- This pop-up object is not just a regular pop-up—it is also a fractal!
- 1 Basic Description
- 2 A More Mathematical Explanation
- 3 Why It's Interesting
- 4 Teaching Materials (1)
- 5 About the Creator of this Image
- 6 Related Links
As you may know, fractals are never-ending patterns. They are made by repeating the same process over and over, which is called a reiterative process (click here for more information on fractals). Fractals are found everywhere, e.g. in nature and in math. Is it possible, then, to make a pop-up fractal? The answer is yes!
The image on the right shows a pop-up fractal in its stage 5 iteration. Notice that parts of the construction paper are cut to pop out. Like other pop-ups, such as pop-up books, cards, etc., it can be folded flat. What makes this creation different is that it is constructed by reiterating a simple process, which makes it a fractal. Not only is it visually appealing, but its patterns can also be mathematically analyzed.
Note: The original instructions for constructing a pop-up fractal were retrieved from FractalFoundation. This resource simply acts as a jumpstart for our further exploration.
How to Make a Pop-Up Fractal
Although it seems difficult, the process of making a pop-up fractal is actually quite simple.
- Rectangular piece of paper
Stage 1 (Initial Iteration)
Preparing the Paper: Starting with a rectangular piece of paper, fold the paper vertically.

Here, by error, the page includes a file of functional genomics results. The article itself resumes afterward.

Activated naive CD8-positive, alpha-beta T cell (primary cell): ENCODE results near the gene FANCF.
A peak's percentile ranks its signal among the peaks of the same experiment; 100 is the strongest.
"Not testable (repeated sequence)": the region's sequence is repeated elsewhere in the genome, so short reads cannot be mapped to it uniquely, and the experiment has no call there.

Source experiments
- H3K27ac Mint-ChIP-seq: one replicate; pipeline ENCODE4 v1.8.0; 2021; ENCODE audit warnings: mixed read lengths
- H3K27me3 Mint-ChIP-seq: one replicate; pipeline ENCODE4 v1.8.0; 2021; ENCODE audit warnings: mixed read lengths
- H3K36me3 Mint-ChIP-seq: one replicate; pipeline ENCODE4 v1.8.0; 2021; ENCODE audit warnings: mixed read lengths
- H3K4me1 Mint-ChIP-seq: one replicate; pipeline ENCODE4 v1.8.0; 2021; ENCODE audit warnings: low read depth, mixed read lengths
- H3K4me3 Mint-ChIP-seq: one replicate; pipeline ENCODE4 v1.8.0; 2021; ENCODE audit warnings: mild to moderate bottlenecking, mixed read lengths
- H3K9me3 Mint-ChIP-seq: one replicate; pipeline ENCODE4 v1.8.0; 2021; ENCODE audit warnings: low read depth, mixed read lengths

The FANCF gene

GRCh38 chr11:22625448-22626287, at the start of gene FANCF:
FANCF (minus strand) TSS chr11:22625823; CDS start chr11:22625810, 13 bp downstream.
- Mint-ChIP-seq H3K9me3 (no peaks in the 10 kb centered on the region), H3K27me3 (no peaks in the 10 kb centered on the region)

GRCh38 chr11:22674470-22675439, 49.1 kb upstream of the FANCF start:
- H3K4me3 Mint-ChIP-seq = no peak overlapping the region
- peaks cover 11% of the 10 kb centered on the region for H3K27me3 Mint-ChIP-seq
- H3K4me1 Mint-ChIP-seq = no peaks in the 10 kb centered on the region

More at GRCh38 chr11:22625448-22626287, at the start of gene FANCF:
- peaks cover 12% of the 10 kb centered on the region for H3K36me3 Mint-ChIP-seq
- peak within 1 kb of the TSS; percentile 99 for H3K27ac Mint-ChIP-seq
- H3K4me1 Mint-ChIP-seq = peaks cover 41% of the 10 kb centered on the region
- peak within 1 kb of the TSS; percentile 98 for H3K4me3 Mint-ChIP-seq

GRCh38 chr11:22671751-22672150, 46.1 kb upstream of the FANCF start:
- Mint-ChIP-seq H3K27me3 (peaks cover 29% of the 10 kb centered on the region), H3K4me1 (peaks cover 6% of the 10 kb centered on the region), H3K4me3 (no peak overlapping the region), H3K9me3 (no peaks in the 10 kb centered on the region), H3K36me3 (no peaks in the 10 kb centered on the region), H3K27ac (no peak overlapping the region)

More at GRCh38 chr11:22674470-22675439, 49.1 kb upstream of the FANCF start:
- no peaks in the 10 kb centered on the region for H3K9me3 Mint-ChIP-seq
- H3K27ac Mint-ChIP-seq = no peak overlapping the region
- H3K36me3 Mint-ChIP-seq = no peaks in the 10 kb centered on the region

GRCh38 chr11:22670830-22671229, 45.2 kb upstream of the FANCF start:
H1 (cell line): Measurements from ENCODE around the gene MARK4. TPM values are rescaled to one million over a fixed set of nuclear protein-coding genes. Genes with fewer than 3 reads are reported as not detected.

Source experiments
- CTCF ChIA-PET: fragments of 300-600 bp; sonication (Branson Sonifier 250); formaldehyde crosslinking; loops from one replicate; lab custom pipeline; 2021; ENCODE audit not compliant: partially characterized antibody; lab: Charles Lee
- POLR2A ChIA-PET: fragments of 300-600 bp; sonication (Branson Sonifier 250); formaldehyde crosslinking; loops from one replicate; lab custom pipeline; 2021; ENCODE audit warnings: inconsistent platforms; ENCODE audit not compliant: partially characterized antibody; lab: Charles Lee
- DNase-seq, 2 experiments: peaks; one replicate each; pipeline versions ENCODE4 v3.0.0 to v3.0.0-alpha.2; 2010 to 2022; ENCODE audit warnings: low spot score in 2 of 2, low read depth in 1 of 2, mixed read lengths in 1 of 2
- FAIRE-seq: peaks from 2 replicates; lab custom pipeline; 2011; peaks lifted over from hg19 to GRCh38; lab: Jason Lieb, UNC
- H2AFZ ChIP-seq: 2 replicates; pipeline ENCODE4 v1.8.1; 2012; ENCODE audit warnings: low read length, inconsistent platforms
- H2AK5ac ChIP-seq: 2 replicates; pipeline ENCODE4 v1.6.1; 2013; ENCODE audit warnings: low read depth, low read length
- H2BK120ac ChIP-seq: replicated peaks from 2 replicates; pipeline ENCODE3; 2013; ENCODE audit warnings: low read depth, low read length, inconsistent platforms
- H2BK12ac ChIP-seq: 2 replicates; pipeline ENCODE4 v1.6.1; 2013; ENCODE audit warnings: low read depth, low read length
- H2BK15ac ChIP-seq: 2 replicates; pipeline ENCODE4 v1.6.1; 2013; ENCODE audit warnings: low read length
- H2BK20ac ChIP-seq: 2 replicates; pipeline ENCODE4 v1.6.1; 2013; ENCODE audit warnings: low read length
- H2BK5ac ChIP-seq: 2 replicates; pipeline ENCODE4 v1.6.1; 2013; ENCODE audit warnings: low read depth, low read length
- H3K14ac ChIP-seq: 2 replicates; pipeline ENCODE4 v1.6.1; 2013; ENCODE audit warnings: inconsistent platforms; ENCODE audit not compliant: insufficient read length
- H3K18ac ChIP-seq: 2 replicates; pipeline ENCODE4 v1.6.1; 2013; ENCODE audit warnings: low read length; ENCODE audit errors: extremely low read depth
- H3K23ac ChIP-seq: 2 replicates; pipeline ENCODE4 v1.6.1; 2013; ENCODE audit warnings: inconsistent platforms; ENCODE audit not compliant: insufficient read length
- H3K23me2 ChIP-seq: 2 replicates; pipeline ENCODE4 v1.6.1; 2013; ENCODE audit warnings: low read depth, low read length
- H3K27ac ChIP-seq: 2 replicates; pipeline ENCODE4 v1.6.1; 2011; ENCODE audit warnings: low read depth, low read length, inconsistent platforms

Step 1: Use a ruler to find the midpoint of the folded paper.
Step 2: Draw a straight line from the middle of the folded edge to the midpoint. Cut on the line.
Step 3: Fold the top flap over. Then take the flap and invert it so that it is folded inside itself. The paper should now look like a series of steps. If you open the entire piece of paper like a book, the flap that was folded over and inverted should appear to be popping out.
For Future Iterations: Repeat this process starting from Step 1, for as many iterations as you like. Find the midpoint of the section, and continue the steps. Remember to treat the new sections as individual pieces of paper! This is a fractal, so this process repeats itself for further iterations, just on a different scale.
For visual reference, see the image to the right.
|As you may have noticed, the pop-up fractal looks very similar to a Sierpinski's Triangle. However, our fractal has some different characteristics. First of all, a pop-up fractal only resembles Sierpinski's Triangle from the front—when tilted in different angles, the pop-up is 3-D and no longer resembles a flat Sierpinski's Triangle. Also, if you look closely at the "triangles" of the pop-up fractal, they are not actually triangles. The bases are ridges instead of straight lines.
Despite the differences, the pop-up fractal and Sierpinski's Triangle share many similarities. Both figures use triangular numbers, which are numbers that can be used to form equilateral triangles.
A More Mathematical Explanation
- Note: understanding of this explanation requires: *Fractals
Before we go in depth with the math, let's review all of the parts of the fractal that we will refer [...]
Before we go in depth with the math, let's review all of the parts of the fractal that we will refer to.